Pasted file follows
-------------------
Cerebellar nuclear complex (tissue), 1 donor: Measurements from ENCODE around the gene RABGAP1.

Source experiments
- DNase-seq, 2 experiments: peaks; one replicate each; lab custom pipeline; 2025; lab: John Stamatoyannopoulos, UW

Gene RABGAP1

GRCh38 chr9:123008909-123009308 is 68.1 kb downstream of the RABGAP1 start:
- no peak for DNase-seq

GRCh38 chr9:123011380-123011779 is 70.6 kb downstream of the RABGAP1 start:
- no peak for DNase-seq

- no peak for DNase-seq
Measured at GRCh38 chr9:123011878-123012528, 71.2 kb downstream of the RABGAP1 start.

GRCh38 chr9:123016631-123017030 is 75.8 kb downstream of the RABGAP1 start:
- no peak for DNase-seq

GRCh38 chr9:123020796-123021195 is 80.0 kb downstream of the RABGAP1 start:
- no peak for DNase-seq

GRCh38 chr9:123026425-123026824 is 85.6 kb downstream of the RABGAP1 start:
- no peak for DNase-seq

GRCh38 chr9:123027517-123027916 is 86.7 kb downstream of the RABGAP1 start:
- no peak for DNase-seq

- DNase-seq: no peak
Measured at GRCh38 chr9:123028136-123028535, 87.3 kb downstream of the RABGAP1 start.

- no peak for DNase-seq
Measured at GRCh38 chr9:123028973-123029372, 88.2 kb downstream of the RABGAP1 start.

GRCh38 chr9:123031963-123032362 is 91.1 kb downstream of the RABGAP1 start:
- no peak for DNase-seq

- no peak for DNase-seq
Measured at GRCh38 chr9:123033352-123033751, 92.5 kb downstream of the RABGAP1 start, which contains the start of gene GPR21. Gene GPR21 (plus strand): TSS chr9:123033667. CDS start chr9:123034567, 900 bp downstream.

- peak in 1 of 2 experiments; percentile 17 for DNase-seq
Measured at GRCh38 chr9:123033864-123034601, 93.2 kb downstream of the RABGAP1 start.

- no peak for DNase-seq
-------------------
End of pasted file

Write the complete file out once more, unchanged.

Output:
Cerebellar nuclear complex (tissue), 1 donor: Measurements from ENCODE around the gene RABGAP1.

Source experiments
- DNase-seq, 2 experiments: peaks; one replicate each; lab custom pipeline; 2025; lab: John Stamatoyannopoulos, UW

Gene RABGAP1

GRCh38 chr9:123008909-123009308 is 68.1 kb downstream of the RABGAP1 start:
- no peak for DNase-seq

GRCh38 chr9:123011380-123011779 is 70.6 kb downstream of the RABGAP1 start:
- no peak for DNase-seq

- no peak for DNase-seq
Measured at GRCh38 chr9:123011878-123012528, 71.2 kb downstream of the RABGAP1 start.

GRCh38 chr9:123016631-123017030 is 75.8 kb downstream of the RABGAP1 start:
- no peak for DNase-seq

GRCh38 chr9:123020796-123021195 is 80.0 kb downstream of the RABGAP1 start:
- no peak for DNase-seq

GRCh38 chr9:123026425-123026824 is 85.6 kb downstream of the RABGAP1 start:
- no peak for DNase-seq

GRCh38 chr9:123027517-123027916 is 86.7 kb downstream of the RABGAP1 start:
- no peak for DNase-seq

- DNase-seq: no peak
Measured at GRCh38 chr9:123028136-123028535, 87.3 kb downstream of the RABGAP1 start.

- no peak for DNase-seq
Measured at GRCh38 chr9:123028973-123029372, 88.2 kb downstream of the RABGAP1 start.

GRCh38 chr9:123031963-123032362 is 91.1 kb downstream of the RABGAP1 start:
- no peak for DNase-seq

- no peak for DNase-seq
Measured at GRCh38 chr9:123033352-123033751, 92.5 kb downstream of the RABGAP1 start, which contains the start of gene GPR21. Gene GPR21 (plus strand): TSS chr9:123033667. CDS start chr9:123034567, 900 bp downstream.

- peak in 1 of 2 experiments; percentile 17 for DNase-seq
Measured at GRCh38 chr9:123033864-123034601, 93.2 kb downstream of the RABGAP1 start.

- no peak for DNase-seq